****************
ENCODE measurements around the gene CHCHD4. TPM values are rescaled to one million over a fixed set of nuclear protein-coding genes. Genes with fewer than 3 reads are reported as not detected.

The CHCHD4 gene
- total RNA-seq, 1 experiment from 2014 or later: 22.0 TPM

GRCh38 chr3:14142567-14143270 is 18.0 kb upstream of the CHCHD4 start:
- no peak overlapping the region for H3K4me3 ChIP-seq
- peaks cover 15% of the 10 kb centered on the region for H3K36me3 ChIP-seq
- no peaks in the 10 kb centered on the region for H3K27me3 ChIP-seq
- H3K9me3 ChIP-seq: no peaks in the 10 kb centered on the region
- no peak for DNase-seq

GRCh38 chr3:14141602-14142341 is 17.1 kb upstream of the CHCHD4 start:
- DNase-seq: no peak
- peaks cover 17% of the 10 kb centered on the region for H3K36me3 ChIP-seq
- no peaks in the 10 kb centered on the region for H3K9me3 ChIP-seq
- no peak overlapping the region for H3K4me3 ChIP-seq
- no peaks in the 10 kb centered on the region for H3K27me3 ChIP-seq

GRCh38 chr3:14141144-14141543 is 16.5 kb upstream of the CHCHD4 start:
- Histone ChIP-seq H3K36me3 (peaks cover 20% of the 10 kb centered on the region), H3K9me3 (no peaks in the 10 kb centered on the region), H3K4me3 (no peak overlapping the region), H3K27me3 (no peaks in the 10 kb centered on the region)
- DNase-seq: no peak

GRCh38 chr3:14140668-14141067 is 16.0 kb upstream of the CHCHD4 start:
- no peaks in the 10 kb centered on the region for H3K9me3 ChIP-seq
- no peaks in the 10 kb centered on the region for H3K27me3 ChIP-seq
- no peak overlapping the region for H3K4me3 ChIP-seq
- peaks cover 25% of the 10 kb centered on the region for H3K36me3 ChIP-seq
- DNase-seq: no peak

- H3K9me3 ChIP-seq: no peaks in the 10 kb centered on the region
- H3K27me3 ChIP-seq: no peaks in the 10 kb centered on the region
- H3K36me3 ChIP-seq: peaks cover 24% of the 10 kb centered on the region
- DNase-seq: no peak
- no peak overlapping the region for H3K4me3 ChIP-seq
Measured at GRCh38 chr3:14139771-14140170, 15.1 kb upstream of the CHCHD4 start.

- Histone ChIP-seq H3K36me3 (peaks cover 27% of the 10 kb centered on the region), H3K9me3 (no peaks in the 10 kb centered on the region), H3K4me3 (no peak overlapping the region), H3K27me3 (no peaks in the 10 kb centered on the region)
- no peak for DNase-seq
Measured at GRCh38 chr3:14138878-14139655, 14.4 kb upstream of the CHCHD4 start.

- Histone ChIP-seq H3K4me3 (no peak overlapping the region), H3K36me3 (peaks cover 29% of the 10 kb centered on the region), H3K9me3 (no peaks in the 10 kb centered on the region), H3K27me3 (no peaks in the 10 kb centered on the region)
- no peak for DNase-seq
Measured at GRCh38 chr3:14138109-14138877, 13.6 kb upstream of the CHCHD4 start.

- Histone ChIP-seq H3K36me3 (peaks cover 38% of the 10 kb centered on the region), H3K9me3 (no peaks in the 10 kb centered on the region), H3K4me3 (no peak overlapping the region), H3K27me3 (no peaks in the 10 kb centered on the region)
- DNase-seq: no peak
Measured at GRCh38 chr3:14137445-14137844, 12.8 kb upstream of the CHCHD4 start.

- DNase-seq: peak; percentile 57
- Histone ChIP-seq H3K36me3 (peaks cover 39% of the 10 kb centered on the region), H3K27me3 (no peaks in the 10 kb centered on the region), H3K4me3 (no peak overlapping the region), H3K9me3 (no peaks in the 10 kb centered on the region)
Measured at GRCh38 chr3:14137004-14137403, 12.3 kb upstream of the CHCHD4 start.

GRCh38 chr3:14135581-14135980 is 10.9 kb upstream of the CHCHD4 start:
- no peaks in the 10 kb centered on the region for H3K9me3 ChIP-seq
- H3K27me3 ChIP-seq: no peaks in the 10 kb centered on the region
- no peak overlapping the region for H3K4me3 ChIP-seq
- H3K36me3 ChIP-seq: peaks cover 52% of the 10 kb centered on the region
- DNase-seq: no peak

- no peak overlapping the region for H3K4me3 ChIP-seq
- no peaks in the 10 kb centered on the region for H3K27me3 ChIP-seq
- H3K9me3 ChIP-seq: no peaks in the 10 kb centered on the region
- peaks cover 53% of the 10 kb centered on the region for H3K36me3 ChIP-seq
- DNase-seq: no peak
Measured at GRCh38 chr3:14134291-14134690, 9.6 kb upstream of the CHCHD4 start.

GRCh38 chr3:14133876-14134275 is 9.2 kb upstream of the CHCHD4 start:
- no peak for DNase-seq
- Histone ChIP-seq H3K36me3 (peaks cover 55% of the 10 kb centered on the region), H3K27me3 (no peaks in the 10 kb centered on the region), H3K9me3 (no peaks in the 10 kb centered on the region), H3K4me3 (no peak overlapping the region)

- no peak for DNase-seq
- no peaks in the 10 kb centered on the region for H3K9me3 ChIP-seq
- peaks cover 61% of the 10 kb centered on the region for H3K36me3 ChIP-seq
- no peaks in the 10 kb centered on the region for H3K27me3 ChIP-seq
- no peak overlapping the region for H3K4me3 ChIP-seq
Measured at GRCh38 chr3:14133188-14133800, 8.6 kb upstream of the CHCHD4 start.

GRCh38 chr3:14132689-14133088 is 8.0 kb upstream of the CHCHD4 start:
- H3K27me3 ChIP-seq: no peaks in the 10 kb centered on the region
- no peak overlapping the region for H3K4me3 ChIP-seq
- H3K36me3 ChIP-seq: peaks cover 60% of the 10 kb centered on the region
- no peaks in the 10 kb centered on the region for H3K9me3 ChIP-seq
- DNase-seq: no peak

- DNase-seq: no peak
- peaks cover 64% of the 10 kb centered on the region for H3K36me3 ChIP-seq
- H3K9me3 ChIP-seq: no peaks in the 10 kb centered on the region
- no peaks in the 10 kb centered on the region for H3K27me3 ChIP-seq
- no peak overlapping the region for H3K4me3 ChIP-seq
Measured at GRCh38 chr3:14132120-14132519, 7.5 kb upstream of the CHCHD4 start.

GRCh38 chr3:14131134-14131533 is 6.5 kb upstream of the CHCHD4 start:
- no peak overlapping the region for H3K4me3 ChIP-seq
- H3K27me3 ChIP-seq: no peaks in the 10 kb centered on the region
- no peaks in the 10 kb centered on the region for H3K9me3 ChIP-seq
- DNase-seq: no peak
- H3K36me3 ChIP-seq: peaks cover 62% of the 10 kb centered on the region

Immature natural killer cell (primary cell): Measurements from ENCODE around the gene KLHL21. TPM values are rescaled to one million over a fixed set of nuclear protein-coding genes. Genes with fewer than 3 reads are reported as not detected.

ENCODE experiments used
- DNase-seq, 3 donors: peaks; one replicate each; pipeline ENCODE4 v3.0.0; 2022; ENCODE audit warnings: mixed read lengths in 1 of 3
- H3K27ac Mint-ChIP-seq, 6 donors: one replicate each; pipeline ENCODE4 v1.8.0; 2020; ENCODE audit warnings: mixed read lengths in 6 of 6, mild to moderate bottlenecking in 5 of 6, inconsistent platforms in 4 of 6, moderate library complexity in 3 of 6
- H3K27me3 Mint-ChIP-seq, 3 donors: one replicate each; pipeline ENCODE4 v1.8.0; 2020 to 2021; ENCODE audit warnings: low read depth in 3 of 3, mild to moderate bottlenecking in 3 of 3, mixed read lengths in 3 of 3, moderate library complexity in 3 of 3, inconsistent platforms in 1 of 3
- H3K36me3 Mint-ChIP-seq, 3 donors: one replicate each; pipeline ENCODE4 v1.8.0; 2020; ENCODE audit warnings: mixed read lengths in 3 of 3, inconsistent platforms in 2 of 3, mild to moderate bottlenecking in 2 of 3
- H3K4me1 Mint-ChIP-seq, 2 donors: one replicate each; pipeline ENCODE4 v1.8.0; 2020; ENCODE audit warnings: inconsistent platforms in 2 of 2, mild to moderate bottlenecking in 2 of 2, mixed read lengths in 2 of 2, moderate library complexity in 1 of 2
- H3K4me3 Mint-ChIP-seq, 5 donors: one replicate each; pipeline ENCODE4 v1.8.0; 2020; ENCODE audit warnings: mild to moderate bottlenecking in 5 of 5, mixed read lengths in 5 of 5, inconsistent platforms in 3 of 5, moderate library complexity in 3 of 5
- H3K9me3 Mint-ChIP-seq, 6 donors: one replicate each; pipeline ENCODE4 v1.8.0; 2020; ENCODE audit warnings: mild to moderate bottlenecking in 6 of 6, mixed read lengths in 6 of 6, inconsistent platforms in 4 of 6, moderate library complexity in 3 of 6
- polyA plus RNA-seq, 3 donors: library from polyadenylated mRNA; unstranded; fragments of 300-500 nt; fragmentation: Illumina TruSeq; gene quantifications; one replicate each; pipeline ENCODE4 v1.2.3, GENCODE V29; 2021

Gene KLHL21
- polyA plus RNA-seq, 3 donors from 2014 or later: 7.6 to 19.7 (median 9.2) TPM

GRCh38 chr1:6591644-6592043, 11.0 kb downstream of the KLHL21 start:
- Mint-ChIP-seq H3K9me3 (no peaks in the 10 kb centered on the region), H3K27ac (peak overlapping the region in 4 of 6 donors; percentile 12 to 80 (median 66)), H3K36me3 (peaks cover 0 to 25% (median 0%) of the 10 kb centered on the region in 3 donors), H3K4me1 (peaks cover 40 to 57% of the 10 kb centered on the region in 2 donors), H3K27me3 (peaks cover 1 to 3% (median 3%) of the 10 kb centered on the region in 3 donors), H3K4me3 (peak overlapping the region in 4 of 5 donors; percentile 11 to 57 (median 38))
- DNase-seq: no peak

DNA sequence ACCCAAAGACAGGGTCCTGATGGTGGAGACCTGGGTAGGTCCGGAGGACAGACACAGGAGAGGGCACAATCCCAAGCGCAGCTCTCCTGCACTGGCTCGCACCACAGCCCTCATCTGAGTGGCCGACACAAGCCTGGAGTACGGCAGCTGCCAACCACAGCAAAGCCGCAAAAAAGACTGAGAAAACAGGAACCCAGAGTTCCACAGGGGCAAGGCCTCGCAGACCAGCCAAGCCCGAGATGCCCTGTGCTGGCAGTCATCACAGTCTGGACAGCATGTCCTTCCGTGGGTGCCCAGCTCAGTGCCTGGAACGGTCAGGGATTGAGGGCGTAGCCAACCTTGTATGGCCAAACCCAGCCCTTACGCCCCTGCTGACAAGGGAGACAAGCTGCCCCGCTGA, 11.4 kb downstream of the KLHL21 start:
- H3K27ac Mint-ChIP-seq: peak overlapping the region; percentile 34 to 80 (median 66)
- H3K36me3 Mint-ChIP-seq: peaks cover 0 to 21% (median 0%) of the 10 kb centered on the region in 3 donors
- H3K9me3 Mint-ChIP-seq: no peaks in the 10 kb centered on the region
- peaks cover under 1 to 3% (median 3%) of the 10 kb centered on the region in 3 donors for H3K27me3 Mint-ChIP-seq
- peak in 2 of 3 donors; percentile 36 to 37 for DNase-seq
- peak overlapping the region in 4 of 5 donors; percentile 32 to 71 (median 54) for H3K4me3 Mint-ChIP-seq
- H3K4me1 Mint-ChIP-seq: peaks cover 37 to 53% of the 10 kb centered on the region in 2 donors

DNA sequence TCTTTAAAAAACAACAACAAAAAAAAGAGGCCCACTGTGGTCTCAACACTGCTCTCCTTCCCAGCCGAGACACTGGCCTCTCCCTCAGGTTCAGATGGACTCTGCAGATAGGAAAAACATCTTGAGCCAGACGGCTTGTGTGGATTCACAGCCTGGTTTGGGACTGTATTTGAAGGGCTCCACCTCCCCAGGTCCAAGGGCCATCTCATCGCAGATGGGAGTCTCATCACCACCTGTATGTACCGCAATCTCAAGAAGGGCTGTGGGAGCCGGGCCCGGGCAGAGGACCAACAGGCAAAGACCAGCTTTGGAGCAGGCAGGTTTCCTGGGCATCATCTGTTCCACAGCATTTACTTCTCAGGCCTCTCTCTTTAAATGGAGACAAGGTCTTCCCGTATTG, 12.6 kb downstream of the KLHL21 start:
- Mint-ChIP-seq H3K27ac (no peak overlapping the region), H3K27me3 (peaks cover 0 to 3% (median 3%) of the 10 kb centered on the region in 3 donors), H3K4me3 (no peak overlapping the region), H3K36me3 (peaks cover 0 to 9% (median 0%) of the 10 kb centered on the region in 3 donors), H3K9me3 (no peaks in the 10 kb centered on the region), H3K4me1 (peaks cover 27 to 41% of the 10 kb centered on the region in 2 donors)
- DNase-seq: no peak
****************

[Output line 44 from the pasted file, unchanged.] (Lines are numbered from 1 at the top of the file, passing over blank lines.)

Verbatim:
- no peaks in the 10 kb centered on the region for H3K9me3 ChIP-seq